(Select “Start” then “Run,” then type in “charmap”) into your word processing
program. Note the space between that and the “C.” Do not write out
“degrees” nor “Celsius” in this context. Note, however, that it is correct
to say something like, “Temperature was measured in degrees Celsius.” You
must distinguish between whether something is being used as a unit label or
an actual part of the sentence structure, and abbreviate or not,
- 250 mL
- Note the space between the number and the label. Note the
capitalization of the label. Do not write out “milliliters” in this context.
The abbreviation “mL” is both singular and plural. Also, 250 of them would
be plural, not singular (“250 mL were. . .”). Watch out for automatic spell
checkers that don’t like “mL.” You may need to add this to your personal
dictionary or find some other way to override the spell checker.
- The “2” must be done as a subscript, which is not
merely a smaller font size. Yes, it should hang down below the line of type.
Do not handwrite the “2,” but figure out how to do this in your word
processing program. Using “H2O” is totally unacceptable in formal writing.
Do not use “dH2O” in formal writing. Write out “distilled water.”
Some word processing programs allow you to create macros, which could allow
you to insert “H2O” with one or two keystrokes.
- 99.72 g
- Note the space between the number and the units. Use a
lower case “g” for grams. Do not write out “grams” in this context. However,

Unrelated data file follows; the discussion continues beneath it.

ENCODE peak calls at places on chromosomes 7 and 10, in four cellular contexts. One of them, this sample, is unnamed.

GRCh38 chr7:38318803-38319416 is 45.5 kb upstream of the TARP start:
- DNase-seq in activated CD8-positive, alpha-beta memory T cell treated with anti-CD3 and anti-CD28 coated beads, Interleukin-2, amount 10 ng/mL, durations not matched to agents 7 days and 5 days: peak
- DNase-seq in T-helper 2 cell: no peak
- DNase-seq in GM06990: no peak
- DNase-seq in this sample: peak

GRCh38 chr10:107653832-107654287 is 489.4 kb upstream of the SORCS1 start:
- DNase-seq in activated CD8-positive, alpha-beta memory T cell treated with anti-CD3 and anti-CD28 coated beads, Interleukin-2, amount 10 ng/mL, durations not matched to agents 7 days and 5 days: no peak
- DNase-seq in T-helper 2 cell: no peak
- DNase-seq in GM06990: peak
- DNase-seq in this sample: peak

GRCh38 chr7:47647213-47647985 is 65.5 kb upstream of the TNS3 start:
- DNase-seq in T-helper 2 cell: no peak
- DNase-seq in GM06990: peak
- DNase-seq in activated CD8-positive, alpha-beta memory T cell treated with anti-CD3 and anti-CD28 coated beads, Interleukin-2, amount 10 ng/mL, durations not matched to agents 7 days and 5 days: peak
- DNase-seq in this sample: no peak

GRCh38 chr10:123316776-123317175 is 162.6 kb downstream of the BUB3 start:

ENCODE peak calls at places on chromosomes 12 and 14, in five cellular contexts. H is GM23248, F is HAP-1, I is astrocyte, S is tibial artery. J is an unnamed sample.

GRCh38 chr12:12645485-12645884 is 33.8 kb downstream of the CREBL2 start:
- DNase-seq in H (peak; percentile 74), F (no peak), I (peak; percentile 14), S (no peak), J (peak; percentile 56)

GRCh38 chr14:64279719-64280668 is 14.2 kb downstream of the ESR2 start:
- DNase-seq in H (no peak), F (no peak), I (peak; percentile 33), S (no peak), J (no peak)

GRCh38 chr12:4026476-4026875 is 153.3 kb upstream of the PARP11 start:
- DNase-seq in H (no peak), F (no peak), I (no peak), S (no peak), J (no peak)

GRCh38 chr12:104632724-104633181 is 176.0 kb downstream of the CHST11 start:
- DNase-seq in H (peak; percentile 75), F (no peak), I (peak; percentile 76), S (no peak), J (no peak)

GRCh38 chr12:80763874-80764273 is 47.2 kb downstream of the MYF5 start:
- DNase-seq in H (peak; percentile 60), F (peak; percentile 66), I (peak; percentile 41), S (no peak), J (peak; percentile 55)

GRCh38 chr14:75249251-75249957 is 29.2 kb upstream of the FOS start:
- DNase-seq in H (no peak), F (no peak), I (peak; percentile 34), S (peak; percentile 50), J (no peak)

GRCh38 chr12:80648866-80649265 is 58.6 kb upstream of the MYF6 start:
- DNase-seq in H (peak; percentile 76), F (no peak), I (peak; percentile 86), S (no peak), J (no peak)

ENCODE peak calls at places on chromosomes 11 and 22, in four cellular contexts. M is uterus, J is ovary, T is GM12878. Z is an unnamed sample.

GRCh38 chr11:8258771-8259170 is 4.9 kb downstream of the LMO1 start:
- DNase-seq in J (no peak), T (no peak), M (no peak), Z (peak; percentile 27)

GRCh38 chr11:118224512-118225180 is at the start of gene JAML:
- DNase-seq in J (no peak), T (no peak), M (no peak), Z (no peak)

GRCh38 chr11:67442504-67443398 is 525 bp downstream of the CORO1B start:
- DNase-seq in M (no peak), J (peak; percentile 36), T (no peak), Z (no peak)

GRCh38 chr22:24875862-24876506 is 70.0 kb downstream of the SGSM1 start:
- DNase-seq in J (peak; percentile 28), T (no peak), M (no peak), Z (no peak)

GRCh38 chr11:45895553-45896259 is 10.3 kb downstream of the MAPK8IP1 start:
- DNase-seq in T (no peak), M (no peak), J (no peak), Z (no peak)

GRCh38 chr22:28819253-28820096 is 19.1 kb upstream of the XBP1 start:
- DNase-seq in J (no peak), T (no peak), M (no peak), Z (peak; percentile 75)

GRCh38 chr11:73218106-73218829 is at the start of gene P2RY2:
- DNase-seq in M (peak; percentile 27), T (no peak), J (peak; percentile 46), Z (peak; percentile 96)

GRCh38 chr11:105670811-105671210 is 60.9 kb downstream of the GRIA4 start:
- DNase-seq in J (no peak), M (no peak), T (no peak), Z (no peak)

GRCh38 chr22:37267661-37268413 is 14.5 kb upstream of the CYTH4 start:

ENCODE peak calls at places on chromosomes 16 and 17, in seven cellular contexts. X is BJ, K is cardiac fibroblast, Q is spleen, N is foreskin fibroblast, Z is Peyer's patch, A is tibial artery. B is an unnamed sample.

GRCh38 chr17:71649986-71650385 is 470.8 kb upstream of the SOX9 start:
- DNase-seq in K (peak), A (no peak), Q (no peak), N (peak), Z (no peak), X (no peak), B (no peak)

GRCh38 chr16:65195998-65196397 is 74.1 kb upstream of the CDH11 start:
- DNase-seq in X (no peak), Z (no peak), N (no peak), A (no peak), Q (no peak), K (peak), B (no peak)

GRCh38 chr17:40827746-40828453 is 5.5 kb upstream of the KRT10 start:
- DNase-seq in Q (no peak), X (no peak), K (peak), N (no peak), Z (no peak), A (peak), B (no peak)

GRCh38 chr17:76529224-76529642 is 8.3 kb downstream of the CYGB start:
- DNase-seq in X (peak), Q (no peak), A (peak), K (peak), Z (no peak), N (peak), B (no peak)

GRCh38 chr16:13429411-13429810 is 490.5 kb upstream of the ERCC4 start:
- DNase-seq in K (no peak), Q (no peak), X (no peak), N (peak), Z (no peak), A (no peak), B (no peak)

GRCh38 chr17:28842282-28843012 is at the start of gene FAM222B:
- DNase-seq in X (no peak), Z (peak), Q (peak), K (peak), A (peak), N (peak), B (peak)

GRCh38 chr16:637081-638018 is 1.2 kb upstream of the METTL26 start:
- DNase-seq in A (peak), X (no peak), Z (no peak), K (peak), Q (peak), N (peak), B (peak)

to say “The balance weighs in grams,” is correct.
- 0.36 g
- In formal writing, when a number is less than one, always
begin with a “0” before the decimal point.
- It is neither necessary nor
acceptable to begin with “We experimented with” or “This experiment was done
to” or statements of that nature. Just begin by telling what was done.
- A vague statement like “This
indicated the accuracy,” is not enough. Be specific as to what number
indicated what for what reason. For example, “Because xxx value was closest
to xxx, therefore the xxx piece of glassware was the most xxx.” Make sure
that these sorts of conclusions are included and are specifically based on
- Note that, generally, weight is
measured or obtained, while an average is calculated.
Averages are not “measured.” For example, while the dry weights of several
pieces of glassware and the weights of glassware plus water were measured,
it is true that the weights of the water were calculated from those
- Pay attention to significant figures.
Make sure numbers are properly rounded and that you use the same number of
significant figures for all. For example, if you are discussing water
weights of 99.72 g, 99.83 g, etc., then do not also list a weight as
being “99.7 g” or “100 g.” Also, the corresponding standard deviations would